Coaching Tips: How to Properly Communicate with Young Players

It takes a special kind of person to coach a large group of young players. Many adults feel overwhelmed if they were left in charge of just two to three kids; so imagine managing over a dozen children at a time.

And they’re not just a bunch of kids who are going to sit quietly in the library; these are children who have the mindset that they are on recess break. They are amped up and ready to run around the field and show off their skills to their teammates.

Experienced youth league coaches have learned how to deal with young players and how to effectively communicate with them. It starts with gaining their trust and earning their respect. Here are 3 tips to properly communicate with young players to get them to not only listen but to open up to you:


  1. Keep it Simple

Games have a lot of rules and techniques, and it’s understandable that the average 8 year old may be frustrated with trying to keep up with all of them. Keep it light and manageable by introducing the kids to the fundamentals before anything else. The rest will follow over time.

Overwhelm the child with too much too soon, and you risk losing their interest in the game.

With every practice, you’ll be able to gauge when they are ready to move to the next step. And you can adjust as the days go by.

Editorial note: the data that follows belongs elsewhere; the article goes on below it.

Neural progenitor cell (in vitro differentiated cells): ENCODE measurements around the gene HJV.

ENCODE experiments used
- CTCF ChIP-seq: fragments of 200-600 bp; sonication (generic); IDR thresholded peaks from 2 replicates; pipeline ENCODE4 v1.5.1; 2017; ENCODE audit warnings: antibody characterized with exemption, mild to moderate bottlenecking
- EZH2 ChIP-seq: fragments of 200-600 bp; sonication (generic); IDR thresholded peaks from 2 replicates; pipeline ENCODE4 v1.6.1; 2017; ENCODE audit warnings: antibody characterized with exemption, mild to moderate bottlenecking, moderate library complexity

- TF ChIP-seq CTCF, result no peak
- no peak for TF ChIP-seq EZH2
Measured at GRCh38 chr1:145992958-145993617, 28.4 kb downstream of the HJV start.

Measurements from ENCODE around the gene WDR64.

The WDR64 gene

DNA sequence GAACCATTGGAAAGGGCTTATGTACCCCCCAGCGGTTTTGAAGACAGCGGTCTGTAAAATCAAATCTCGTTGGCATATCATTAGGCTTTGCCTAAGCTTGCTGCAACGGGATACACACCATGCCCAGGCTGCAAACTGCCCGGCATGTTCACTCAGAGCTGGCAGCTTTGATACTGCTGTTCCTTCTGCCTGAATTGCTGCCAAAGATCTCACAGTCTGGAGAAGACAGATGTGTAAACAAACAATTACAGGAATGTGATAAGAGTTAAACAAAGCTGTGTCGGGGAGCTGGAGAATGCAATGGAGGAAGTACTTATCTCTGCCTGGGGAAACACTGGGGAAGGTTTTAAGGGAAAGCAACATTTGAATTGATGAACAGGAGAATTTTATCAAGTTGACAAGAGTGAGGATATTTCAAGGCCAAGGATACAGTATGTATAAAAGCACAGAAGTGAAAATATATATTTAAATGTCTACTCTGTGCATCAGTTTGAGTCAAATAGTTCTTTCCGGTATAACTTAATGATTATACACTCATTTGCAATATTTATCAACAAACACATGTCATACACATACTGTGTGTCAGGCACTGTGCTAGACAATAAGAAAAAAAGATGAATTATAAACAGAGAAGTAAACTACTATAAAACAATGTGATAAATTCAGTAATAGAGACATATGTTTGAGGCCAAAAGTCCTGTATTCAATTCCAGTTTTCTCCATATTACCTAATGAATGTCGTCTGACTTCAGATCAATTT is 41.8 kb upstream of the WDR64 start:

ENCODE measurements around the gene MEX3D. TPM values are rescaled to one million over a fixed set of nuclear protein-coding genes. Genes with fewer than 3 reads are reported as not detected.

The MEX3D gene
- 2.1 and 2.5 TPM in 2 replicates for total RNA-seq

1. Positive Reinforcement

Much like adults, kids feed off positivity and compliments. They’re inspired to keep doing well when they know that their efforts are being recognized. Kids are much more receptive to positive reinforcement and more likely to open up their mind to constructive feedback. Focus on the positive and reinforce the good.

Praise them on good performances the moment you see it. Compliment them on their efforts. If you notice that they start to act frustrated, take them aside. Have them take a deep breath and tell them how proud you are to see they’re not giving up. And if you do see one of your athletes who seems like they have given up, be genuine in your approach when you ask them what’s wrong and how you can help.


  1. Get To Know Your Players Individually

You may think it’s impossible to set each child aside and get to know their individual strengths and weaknesses. A good coach who is dedicated can absolutely do this.

And when you speak to your athletes one-on-one, don’t give them generic instructions or cliched encouragement. Be specific and prove that you have been paying attention to their unique needs. Each player on your team plays a special role, and they need to be made aware of that.

If you’re not quite used to communicating with young kids yet, you’ll quickly discover that their enthusiasm is infectious. And because kids are honest (often, too honest), they will probably have no hesitations in pointing out where you could improve as a coach or what it is they need from you.

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